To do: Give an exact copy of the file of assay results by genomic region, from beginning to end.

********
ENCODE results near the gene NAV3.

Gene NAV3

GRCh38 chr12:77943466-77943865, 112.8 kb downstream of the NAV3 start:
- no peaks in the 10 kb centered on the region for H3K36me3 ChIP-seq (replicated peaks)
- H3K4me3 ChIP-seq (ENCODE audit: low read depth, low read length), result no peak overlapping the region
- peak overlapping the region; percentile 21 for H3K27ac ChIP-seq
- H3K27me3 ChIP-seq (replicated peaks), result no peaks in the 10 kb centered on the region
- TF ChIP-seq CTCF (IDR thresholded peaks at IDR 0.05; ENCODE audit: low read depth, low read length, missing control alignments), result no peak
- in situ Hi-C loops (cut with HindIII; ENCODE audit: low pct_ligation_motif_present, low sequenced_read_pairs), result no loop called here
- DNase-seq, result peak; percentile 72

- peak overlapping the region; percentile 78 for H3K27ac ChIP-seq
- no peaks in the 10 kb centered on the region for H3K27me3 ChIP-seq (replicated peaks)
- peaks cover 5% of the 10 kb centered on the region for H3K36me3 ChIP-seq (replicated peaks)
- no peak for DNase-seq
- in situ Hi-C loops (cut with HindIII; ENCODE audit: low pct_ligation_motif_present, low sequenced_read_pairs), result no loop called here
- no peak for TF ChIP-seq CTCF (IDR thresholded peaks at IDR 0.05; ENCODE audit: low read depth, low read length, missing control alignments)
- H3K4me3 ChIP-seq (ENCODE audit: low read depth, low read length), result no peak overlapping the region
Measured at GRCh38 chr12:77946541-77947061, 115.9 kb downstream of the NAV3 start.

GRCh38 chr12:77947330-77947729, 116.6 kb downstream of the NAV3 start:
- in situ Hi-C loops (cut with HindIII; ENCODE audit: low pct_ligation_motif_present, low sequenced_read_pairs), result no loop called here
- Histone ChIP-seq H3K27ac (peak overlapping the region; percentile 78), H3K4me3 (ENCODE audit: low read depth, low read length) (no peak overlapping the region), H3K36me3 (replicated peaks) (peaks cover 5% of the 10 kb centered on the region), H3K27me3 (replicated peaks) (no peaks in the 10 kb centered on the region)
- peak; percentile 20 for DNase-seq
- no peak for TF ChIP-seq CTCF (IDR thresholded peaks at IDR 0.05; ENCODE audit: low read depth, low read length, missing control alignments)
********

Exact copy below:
ENCODE results near the gene NAV3.

Gene NAV3

GRCh38 chr12:77943466-77943865, 112.8 kb downstream of the NAV3 start:
- no peaks in the 10 kb centered on the region for H3K36me3 ChIP-seq (replicated peaks)
- H3K4me3 ChIP-seq (ENCODE audit: low read depth, low read length), result no peak overlapping the region
- peak overlapping the region; percentile 21 for H3K27ac ChIP-seq
- H3K27me3 ChIP-seq (replicated peaks), result no peaks in the 10 kb centered on the region
- TF ChIP-seq CTCF (IDR thresholded peaks at IDR 0.05; ENCODE audit: low read depth, low read length, missing control alignments), result no peak
- in situ Hi-C loops (cut with HindIII; ENCODE audit: low pct_ligation_motif_present, low sequenced_read_pairs), result no loop called here
- DNase-seq, result peak; percentile 72

- peak overlapping the region; percentile 78 for H3K27ac ChIP-seq
- no peaks in the 10 kb centered on the region for H3K27me3 ChIP-seq (replicated peaks)
- peaks cover 5% of the 10 kb centered on the region for H3K36me3 ChIP-seq (replicated peaks)
- no peak for DNase-seq
- in situ Hi-C loops (cut with HindIII; ENCODE audit: low pct_ligation_motif_present, low sequenced_read_pairs), result no loop called here
- no peak for TF ChIP-seq CTCF (IDR thresholded peaks at IDR 0.05; ENCODE audit: low read depth, low read length, missing control alignments)
- H3K4me3 ChIP-seq (ENCODE audit: low read depth, low read length), result no peak overlapping the region
Measured at GRCh38 chr12:77946541-77947061, 115.9 kb downstream of the NAV3 start.

GRCh38 chr12:77947330-77947729, 116.6 kb downstream of the NAV3 start:
- in situ Hi-C loops (cut with HindIII; ENCODE audit: low pct_ligation_motif_present, low sequenced_read_pairs), result no loop called here
- Histone ChIP-seq H3K27ac (peak overlapping the region; percentile 78), H3K4me3 (ENCODE audit: low read depth, low read length) (no peak overlapping the region), H3K36me3 (replicated peaks) (peaks cover 5% of the 10 kb centered on the region), H3K27me3 (replicated peaks) (no peaks in the 10 kb centered on the region)
- peak; percentile 20 for DNase-seq
- no peak for TF ChIP-seq CTCF (IDR thresholded peaks at IDR 0.05; ENCODE audit: low read depth, low read length, missing control alignments)